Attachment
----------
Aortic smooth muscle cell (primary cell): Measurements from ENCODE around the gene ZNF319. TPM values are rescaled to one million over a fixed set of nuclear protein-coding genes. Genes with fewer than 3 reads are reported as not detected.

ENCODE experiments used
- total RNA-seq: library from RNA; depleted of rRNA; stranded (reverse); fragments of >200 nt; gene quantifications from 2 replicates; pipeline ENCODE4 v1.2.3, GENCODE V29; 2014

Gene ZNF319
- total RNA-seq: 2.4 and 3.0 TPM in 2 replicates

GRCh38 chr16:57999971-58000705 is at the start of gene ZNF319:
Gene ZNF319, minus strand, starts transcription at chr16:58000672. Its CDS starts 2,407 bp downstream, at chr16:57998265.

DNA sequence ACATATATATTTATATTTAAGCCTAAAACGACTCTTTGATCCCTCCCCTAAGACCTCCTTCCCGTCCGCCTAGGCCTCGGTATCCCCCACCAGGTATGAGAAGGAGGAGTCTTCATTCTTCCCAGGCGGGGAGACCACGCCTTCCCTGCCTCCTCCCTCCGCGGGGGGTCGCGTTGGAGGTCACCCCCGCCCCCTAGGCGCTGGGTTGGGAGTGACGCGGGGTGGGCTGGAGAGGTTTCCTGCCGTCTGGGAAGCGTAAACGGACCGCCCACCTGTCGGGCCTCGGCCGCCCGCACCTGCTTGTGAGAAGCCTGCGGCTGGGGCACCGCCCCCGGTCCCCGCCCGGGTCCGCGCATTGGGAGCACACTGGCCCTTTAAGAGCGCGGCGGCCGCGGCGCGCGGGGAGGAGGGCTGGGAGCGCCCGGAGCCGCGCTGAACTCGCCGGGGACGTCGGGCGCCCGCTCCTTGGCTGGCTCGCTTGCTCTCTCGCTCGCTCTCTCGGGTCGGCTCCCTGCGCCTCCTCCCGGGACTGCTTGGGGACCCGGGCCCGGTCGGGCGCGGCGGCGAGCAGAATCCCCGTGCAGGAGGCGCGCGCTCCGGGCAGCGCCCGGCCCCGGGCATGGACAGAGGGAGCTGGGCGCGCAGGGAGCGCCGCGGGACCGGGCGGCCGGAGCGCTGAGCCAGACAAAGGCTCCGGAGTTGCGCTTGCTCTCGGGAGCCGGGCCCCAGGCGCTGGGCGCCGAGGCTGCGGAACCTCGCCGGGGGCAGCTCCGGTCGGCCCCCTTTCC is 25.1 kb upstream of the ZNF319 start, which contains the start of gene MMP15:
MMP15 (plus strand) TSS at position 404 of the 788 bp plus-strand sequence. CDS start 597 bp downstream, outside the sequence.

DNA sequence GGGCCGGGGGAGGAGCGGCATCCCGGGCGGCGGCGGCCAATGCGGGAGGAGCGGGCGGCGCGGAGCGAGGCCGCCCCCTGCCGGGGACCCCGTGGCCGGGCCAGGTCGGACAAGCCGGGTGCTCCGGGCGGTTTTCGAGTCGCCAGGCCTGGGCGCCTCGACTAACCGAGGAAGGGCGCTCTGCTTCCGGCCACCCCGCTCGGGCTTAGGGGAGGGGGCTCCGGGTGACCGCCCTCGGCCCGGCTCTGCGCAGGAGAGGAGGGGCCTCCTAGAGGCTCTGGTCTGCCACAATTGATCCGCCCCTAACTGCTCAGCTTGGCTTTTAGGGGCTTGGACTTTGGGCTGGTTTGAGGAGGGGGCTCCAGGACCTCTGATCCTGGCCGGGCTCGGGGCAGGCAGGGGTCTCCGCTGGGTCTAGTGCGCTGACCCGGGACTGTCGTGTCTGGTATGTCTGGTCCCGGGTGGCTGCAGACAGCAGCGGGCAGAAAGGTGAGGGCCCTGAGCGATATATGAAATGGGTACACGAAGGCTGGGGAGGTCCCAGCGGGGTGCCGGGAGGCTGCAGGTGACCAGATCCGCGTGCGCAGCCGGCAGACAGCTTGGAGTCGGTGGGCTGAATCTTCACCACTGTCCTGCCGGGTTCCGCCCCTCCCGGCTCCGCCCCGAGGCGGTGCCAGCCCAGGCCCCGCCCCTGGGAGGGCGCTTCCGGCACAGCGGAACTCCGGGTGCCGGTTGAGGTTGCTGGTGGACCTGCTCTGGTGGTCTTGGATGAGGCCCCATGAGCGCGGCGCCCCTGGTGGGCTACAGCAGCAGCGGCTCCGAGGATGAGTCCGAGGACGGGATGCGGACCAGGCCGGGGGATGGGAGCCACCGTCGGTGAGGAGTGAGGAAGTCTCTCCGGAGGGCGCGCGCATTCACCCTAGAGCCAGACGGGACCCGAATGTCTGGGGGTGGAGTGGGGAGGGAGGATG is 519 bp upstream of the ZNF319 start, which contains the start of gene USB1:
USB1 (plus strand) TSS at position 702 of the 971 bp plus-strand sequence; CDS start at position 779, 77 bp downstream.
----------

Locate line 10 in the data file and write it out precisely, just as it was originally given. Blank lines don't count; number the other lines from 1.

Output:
DNA sequence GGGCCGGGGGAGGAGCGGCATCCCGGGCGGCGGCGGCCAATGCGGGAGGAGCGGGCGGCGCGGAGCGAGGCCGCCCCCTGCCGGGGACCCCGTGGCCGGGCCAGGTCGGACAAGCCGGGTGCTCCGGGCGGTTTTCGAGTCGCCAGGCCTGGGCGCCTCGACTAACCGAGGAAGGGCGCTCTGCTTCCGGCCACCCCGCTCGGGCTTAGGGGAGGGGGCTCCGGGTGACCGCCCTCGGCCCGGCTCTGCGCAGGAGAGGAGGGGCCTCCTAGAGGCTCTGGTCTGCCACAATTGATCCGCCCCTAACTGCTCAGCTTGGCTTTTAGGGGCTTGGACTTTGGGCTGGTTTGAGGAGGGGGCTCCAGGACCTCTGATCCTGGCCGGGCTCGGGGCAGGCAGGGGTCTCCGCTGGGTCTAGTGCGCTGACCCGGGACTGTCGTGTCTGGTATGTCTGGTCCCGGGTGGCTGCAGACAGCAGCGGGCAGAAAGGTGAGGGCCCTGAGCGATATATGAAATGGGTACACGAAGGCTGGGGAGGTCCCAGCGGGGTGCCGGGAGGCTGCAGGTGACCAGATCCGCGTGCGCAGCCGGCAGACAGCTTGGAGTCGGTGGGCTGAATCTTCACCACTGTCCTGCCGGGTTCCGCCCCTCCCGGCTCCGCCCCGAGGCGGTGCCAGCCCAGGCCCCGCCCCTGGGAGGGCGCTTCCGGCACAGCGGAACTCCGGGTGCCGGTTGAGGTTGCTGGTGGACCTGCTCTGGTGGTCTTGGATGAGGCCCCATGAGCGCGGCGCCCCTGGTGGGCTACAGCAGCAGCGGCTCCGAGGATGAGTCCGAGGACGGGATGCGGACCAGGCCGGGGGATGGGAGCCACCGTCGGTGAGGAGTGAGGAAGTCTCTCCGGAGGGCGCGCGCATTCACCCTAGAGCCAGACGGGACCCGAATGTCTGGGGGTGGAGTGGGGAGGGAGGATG is 519 bp upstream of the ZNF319 start, which contains the start of gene USB1: